The Corner

Politics & Policy

BREAKING: House Health-Care Vote Postponed

After over two weeks of deliberation, House leadership has postponed a vote scheduled for sometime today on the American Health Care Act (AHCA), the GOP bill to repeal and replace Obamacare. According to the most recent information, the vote will be rescheduled for tomorrow, but no time has been set.

The AHCA rollout, which began on March 6, was plagued by controversy, as moderate Republicans and hardline conservatives alike found a variety problems with the first draft. Despite textual changes and further negotiation, the far-right House Freedom Caucus (HFC) remains the last big roadblock, as most of its members have yet to come around to accept the ACHA as it stands.

Given numbers in the House, the GOP could only afford 21 defections, and according to most reports, somewhere around 30 members were still unwilling to vote for the AHCA as of this afternoon, with another handful of members leaning toward voting “no” as well.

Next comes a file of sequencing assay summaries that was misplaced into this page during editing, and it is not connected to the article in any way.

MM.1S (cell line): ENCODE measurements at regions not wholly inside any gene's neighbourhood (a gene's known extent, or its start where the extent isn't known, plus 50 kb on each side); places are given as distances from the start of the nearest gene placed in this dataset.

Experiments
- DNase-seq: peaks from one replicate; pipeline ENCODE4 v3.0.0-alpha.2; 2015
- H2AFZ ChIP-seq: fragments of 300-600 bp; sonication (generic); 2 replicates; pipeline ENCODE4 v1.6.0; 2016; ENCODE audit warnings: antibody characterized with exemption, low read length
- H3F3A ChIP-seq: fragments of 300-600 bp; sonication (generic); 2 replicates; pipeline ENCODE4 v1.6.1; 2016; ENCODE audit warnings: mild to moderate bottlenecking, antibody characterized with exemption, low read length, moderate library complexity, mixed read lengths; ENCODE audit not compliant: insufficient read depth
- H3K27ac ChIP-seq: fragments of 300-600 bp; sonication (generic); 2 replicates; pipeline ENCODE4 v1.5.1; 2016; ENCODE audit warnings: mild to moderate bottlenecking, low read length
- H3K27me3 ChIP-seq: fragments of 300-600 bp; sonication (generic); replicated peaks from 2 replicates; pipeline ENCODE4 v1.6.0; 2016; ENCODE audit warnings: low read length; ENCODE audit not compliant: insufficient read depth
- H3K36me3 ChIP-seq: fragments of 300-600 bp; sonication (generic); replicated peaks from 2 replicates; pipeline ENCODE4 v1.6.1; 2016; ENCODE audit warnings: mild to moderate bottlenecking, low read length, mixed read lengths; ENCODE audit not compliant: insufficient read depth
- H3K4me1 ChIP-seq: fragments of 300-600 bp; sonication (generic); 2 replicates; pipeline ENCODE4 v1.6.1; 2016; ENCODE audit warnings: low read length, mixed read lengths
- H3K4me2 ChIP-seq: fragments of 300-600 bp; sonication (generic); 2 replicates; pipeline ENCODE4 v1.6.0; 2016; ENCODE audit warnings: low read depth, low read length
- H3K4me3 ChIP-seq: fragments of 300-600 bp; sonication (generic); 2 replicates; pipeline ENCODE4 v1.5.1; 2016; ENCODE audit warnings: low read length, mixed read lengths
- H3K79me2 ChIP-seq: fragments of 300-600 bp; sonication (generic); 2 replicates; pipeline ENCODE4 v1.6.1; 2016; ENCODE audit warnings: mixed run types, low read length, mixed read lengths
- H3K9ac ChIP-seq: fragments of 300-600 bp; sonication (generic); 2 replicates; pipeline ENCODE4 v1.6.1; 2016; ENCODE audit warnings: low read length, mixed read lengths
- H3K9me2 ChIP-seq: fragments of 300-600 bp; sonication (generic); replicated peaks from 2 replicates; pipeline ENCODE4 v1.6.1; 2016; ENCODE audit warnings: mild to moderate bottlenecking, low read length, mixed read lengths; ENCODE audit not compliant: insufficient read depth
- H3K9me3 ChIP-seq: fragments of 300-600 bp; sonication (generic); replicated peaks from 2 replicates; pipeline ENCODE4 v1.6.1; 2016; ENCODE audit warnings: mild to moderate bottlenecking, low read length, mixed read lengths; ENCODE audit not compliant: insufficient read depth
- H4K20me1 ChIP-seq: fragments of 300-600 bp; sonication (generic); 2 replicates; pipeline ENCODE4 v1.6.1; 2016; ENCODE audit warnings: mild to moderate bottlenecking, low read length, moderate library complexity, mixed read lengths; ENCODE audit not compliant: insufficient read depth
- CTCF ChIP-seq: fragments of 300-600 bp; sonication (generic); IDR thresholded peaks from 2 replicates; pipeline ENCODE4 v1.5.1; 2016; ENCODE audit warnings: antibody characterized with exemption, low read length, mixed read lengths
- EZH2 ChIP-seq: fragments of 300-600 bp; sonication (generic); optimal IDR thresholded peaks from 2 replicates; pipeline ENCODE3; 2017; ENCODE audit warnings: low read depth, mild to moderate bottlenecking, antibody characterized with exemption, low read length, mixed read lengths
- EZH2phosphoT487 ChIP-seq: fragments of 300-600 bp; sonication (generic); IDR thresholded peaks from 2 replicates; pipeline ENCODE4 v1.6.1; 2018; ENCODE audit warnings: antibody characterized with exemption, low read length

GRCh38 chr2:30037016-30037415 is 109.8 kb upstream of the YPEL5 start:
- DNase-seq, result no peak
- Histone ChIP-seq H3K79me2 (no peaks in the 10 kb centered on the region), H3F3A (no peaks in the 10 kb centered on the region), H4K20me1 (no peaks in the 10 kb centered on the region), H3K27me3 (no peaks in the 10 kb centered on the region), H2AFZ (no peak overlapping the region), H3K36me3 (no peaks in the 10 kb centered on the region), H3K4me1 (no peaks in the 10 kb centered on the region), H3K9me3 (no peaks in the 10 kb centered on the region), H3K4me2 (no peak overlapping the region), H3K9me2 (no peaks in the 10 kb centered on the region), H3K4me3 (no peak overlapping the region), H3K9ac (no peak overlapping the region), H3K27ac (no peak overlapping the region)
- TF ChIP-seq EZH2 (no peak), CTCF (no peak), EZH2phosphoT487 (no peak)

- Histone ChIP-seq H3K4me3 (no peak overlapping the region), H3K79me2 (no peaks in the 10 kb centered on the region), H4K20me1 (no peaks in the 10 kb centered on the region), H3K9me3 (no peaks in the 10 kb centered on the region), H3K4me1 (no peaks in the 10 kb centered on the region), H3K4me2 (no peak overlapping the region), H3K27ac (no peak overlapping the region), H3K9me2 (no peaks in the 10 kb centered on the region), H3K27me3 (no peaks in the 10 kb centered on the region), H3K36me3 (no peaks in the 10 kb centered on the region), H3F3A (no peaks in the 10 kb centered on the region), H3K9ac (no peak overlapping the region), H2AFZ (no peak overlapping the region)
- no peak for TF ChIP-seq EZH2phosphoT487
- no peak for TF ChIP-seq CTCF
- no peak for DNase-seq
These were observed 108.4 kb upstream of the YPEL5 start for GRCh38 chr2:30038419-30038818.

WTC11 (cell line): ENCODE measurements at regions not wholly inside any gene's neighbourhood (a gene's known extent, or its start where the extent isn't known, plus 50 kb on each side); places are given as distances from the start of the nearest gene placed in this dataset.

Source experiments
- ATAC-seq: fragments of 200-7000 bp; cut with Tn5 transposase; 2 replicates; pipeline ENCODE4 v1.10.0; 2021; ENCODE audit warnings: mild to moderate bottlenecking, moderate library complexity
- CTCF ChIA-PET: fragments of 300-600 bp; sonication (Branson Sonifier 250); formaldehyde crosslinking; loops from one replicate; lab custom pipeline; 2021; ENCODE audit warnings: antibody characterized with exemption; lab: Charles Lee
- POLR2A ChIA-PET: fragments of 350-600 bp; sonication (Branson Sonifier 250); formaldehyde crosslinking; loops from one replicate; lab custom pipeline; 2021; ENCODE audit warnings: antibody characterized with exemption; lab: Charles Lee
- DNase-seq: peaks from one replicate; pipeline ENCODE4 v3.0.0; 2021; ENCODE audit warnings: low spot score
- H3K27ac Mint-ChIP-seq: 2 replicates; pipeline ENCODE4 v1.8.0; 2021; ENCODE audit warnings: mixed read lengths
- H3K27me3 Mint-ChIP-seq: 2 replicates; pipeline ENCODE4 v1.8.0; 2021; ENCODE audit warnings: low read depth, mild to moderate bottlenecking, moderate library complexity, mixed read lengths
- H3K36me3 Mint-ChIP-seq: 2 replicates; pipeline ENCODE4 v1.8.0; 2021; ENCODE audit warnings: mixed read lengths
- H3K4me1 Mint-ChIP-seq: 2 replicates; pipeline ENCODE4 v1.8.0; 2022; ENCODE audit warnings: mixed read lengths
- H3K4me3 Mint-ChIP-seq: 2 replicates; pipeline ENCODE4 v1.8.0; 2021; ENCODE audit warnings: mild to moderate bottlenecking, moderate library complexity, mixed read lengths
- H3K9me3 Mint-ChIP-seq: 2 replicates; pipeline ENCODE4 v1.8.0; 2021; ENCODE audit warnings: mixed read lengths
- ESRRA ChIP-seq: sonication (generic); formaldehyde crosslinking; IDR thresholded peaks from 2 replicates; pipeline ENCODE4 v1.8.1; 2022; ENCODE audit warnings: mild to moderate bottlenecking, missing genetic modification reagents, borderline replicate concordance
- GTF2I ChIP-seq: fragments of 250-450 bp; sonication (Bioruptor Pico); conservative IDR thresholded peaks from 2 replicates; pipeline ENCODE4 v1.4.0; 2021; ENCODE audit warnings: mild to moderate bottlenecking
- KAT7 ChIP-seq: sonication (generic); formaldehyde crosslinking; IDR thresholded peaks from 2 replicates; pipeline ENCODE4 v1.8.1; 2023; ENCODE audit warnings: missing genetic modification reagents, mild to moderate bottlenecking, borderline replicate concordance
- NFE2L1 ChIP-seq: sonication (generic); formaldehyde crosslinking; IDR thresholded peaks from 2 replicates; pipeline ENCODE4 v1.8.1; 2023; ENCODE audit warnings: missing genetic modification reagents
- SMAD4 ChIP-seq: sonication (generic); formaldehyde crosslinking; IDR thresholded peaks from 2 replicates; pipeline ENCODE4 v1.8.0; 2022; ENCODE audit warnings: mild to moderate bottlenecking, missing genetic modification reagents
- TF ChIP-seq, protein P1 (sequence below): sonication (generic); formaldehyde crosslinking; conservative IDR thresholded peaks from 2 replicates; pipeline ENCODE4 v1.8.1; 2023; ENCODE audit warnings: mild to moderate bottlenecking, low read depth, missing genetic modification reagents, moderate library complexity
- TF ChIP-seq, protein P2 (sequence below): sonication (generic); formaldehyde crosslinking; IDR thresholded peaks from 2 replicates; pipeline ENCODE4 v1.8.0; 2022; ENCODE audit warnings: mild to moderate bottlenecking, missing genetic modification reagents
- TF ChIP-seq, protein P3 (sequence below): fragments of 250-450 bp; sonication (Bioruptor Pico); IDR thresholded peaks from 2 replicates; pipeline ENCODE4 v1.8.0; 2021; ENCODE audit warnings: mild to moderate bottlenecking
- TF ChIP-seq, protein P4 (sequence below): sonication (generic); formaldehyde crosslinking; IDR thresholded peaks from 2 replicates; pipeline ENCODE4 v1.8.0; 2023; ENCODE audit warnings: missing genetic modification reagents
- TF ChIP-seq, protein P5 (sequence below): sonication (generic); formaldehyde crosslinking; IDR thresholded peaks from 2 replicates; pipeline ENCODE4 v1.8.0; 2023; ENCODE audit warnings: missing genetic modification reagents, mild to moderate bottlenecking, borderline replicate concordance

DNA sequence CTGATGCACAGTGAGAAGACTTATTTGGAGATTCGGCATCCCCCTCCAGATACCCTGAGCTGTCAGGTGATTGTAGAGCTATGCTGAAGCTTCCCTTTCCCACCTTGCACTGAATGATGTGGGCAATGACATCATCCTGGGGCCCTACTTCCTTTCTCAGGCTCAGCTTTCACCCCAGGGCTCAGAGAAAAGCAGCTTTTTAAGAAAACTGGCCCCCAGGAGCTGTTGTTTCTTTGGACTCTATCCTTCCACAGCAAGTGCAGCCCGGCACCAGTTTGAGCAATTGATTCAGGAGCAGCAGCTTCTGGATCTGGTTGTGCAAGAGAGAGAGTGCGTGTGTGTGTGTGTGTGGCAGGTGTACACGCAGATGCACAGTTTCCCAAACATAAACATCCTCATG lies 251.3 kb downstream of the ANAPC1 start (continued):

Hardline conservatives continue to insist that the bill leaves too many of the Affordable Care Act’s structures in place, failing to live up to the GOP promise of repealing Obama’s signature health-care bill. Members of the HFC — including its chairman, Mark Meadows (R.-N.C.) — held an extended meeting today with President Donald Trump and his White House advisors, but still were unable to strike a deal to give the GOP the votes necessary to pass the bill today as they had intended.

Meanwhile, over a dozen moderate GOP representatives recently have announced their intention to vote against the bill, some of whom are concerned that it would inhibit their constituents’ access to affordable health-care options.

Much of today’s discussion over the bill centered around the plan’s provisions for essential health benefits, which the White House offered to strip out of the legislation in a move to win HFC votes. This offer might’ve been a reason for some of the dwindling support from moderate members.

Although the process has devolved into some confusion, and the future of the bill seems somewhat unclear, Meadows assured reporters at a press conference this afternoon that he and his members are “desperately trying to get to yes” and promised “we are going to get to the finish line.”


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